Tuesday, 10 November 2009

Gig Review: Shinedown – Wolverhampton Wulfrun Hall - 10/11/09

Tonight was always going to be an interesting night. There are few gigs I really look forward to, but this was most defiantly one of them. The usual pre-gig ritual was attended to (me and Suuze, down the pub for a few beers) followed by a trek down to the Wolves Wulfrun Hall, a venue I’ve been to many a time before, to see a band I used to love and have seen a couple of times and a band I’ve loved for a while and until now not had the privilege of seeing live. I must apologise to the opening band, as we arrived half way through the set and didn’t bother watching them (though from the bar they sounded OK.)

Shinedown are a band that have done all the groundwork and are finally getting the pay off. This is their second time touring the UK. The last time they played the Midlands was at the Barfly, a gig that attracted just over 100 people. So it’s safe to say that tonight’s sell-out performance will see them play to one of the largest indoor crowds they’ve had this side of the pond.

But first, the evening starts in earnest with the main support, as SOiL hit the stage. And what a disappointing start it is. Few people in the sold-out venue seem to know SOiL’s new material, half the people here remember the amazing quality Ryan McCombs voice used to bring to the songs but most people are just here to see Shinedown. As much as AJ Cavalier might try and mimic and match McCombs vocals, the new songs simply don’t hold up live and the old songs seems like lacklustre, unimpressive cover versions. It’s no secret that my biggest pet peeve is bands who replace their lead singers after they’ve broken through and this current incarnation of SOiL does nothing to alleviate those feelings. Tonight’s poor rendition of the classic Halo does well to sum up how far this band have fallen, a song that with McCombs at the helm would have had the entire venue bouncing tonight gets a half-arsed response from an otherwise disinterested crowd. How very disappointing.

All of a sudden things get a bit odd. We’re all used to having fairly dodgy music played between bands but when Beyoncé hits the PA, it confuses every single person in the room. Either something has gone very wrong at the sound desk or something is about to go very right. After 3 minutes of sonic torture, the lights drop and the crowd goes wild. Now, it has to be said that this is the first sold-out gig in Wolverhampton that I’ve been to in quite a long time, so when I say the crowd went wild, it really was something special. Shinedown hit the stage and start things off with a fierce rendition of the title track from their new album: The Sound of Madness. This really does well to set the tone for the hour and a half that is to come.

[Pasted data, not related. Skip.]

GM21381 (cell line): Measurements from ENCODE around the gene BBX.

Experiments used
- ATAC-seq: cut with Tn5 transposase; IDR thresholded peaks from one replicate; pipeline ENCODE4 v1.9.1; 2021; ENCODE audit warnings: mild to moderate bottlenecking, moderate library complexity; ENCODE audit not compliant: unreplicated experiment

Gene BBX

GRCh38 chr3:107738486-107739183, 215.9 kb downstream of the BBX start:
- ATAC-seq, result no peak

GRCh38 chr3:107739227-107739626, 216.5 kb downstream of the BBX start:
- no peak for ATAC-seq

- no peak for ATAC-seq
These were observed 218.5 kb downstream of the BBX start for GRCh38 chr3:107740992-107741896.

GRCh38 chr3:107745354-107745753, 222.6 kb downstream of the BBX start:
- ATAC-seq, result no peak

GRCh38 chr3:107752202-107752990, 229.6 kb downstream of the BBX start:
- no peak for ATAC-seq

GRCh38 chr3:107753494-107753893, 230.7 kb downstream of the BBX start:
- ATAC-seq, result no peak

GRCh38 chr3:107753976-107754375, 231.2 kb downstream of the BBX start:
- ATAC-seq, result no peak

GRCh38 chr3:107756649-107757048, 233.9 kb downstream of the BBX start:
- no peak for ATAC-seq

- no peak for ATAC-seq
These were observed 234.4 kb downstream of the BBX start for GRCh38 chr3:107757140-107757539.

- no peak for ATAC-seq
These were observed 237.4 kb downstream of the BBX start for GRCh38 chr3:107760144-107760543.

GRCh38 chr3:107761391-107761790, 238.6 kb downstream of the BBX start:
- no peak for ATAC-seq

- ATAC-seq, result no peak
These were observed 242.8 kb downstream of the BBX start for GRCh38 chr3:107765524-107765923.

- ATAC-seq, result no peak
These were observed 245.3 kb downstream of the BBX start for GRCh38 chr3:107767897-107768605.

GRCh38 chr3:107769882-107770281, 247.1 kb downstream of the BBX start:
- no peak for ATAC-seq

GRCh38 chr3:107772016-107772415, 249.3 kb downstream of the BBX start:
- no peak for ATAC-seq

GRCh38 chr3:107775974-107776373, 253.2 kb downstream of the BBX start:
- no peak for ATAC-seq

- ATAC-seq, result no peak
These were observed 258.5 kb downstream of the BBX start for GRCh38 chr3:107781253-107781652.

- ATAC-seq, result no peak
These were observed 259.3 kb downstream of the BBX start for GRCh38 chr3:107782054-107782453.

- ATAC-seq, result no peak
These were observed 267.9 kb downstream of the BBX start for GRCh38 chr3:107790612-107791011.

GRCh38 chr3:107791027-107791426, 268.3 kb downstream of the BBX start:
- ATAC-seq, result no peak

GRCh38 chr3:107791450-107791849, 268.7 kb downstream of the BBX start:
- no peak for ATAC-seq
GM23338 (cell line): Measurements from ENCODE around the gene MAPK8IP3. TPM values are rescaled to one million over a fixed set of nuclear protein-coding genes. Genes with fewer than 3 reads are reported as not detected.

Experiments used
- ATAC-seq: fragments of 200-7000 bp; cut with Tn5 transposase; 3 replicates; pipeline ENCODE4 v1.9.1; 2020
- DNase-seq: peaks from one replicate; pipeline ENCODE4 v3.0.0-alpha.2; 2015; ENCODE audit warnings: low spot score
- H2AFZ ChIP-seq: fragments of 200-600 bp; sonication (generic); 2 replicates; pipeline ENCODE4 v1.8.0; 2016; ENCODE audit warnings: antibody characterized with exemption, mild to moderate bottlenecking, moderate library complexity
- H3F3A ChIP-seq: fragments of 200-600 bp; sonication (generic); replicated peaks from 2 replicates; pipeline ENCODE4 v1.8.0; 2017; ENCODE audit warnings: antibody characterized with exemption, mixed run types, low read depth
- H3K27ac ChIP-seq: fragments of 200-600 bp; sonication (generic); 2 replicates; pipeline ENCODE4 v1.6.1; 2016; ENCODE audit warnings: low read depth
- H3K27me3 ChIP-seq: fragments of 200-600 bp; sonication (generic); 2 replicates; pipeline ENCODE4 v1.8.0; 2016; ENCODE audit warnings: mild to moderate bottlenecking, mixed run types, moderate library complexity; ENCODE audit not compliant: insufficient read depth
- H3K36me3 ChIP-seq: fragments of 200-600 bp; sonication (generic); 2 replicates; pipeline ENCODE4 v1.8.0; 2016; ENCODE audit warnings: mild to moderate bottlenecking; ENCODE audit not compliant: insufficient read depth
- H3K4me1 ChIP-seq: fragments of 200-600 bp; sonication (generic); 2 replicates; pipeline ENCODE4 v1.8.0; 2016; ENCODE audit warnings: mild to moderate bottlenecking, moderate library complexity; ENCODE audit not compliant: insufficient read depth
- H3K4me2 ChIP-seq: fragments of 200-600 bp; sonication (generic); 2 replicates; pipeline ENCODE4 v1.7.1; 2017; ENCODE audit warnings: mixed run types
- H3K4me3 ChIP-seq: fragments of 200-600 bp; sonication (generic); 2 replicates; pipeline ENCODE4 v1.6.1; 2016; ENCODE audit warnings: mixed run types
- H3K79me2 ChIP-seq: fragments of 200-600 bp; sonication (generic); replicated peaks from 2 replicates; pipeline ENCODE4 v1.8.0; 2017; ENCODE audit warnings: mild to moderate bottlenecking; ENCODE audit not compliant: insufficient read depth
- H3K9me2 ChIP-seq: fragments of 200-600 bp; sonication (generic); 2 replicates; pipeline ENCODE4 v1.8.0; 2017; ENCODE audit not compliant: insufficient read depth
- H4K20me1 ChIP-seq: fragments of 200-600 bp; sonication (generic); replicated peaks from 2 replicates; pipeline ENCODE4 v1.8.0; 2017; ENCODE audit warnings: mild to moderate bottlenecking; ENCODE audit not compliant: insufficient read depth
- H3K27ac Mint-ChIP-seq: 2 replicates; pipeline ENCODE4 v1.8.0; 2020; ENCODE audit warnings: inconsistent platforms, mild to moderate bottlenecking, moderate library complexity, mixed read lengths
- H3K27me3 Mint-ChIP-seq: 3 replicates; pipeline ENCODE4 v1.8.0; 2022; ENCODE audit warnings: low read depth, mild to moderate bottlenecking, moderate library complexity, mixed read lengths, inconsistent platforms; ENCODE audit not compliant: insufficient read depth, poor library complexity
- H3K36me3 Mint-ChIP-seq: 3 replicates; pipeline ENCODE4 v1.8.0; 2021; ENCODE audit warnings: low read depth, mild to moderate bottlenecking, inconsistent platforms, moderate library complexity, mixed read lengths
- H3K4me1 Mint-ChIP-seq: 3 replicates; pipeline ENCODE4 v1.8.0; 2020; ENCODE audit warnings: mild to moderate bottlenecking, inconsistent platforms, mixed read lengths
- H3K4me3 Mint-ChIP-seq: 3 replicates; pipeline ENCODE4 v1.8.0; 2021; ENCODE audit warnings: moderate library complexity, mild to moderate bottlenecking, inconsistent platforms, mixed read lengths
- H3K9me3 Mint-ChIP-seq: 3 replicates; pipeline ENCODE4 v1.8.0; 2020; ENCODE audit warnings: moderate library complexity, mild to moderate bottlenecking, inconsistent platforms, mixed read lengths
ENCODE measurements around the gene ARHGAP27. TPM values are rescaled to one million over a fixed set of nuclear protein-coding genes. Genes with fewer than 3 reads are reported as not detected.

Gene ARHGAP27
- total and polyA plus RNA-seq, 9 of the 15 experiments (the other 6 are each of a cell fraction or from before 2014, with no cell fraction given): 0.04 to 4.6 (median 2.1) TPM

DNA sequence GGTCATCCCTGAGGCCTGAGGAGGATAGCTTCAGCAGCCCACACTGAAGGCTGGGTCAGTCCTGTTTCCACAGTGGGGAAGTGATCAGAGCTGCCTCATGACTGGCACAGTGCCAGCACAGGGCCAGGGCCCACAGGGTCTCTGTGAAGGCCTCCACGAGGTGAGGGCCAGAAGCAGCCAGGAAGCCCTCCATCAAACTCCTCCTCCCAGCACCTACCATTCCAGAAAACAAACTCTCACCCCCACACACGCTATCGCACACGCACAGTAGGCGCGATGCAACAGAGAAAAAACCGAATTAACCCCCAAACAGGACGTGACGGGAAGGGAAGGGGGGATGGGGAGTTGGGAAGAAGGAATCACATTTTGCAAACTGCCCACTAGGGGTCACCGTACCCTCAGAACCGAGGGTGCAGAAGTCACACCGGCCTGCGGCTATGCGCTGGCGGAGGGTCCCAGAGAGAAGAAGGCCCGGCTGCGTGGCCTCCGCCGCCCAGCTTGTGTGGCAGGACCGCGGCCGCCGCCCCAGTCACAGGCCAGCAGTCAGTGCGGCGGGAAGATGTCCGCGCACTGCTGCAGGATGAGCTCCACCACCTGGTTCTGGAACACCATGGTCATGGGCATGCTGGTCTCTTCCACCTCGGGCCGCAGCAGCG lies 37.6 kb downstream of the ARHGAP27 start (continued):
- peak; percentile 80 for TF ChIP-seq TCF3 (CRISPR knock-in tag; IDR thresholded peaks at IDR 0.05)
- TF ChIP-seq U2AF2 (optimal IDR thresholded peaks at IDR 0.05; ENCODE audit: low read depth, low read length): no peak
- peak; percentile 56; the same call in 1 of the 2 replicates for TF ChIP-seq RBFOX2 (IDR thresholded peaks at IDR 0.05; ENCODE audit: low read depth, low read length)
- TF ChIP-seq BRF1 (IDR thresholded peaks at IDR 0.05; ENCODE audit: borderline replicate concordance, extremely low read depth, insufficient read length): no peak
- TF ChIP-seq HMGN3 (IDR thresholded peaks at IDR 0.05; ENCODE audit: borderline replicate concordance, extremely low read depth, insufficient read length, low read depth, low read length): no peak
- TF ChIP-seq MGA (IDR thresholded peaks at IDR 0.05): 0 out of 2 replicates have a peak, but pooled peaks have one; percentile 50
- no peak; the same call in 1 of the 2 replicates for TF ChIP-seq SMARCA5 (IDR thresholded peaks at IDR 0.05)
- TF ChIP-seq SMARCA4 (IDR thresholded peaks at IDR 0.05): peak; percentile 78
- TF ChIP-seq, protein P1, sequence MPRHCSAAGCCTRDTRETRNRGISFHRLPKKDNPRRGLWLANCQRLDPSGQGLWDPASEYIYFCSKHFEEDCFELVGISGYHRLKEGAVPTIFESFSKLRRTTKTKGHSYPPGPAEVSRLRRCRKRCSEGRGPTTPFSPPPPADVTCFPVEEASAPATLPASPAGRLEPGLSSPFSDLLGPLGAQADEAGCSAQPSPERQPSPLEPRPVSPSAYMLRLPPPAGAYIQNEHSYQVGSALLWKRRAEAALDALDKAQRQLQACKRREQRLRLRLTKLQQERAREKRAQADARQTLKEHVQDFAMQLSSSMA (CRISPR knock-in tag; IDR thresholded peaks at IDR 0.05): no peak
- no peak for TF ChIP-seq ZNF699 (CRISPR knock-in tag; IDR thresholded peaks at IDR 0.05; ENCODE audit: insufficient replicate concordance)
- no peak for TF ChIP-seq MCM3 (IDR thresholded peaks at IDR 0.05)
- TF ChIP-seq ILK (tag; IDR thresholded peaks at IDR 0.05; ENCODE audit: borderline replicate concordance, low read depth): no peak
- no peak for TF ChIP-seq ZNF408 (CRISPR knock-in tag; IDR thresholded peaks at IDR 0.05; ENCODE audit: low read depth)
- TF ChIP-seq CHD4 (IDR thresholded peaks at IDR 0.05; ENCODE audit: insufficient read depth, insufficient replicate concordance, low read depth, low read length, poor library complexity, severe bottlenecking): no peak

It has to be said, at this point, that tonight is a night of great irony. Until tonight, the best performance I’ve ever seen from any band was at the first Download Festival in 2003, when SOiL (the original line-up) absolutely decimated the Scuzz stage. That was a performance of raw brilliance and emotion that drew an uninhibited response from the crowd. Tonight, a night when the current incarnation of SOiL fails to impress, Shinedown perform with as much gusto and emotion as that SOiL performance 6 years ago.

A few songs in and Shinedown play one of my personal favourits, .45 , and it’s easy to tell the people who have only recently jumped on the bandwagon but for the rest of us this is a beautiful and heart wrenching rendition of an emotional song. It’s not hard to see why Shinedown manage to sell out arenas back in the U.S. with their mixture of hard rock anthems and acoustic ballads, their catchy chorus’s combined with pounding rhythms make for honest, yet crowd friendly tunes. It feels like it’s the fans who’ve flocked to the band, mostly due to the heavy airplay of the new album, that’ll propel the band to the heights of stardom this side of the pond, but it’s the long time fans, the ones who know the words to every song and have done since Leave A Whisper, that’ll keep the band there.

A brief interlude is followed by a piano/vocals only rendition of Call Me, a chance to showcase one of the slower, more moving tracks from the new album. Brent Smith is the consummate front man, controlling the crowd like a veteran and after a brief speech to get the entire capacity crowd revved up it’s on with the remainder of the set. The Crow & The Butterfly is the last song before another brief break and the band are back for the encore. Few songs will ever evoke such a personal, emotional response from me as Second Chance and to see it played live was an awesome thing. After giving heartfelt thanks to the sold out crowd the band plows in to a rendition of the first track of the new album, Devour, to finish the night and with that, we’re done.

Tonight, Shinedown have managed to make an excellent set, made of a majority of new songs to keep the majority interested, whilst throwing in enough classics to keep the old fans happy. I can honestly say this is best live set I’ve ever seen from a band, and as a veteran of literally 100’s of gigs, that’s saying a lot. This is a band who’ve come so far in the last year and will be going even further in years to come, mark my words on that!

Gig rating? That’s an easy 10/10 (and don’t expect to see that rating again for a very long time!) If you missed Shinedown on this tour then you’ve truly missed out on one of the best bands of the decade, make sure you catch them the next time they come around!

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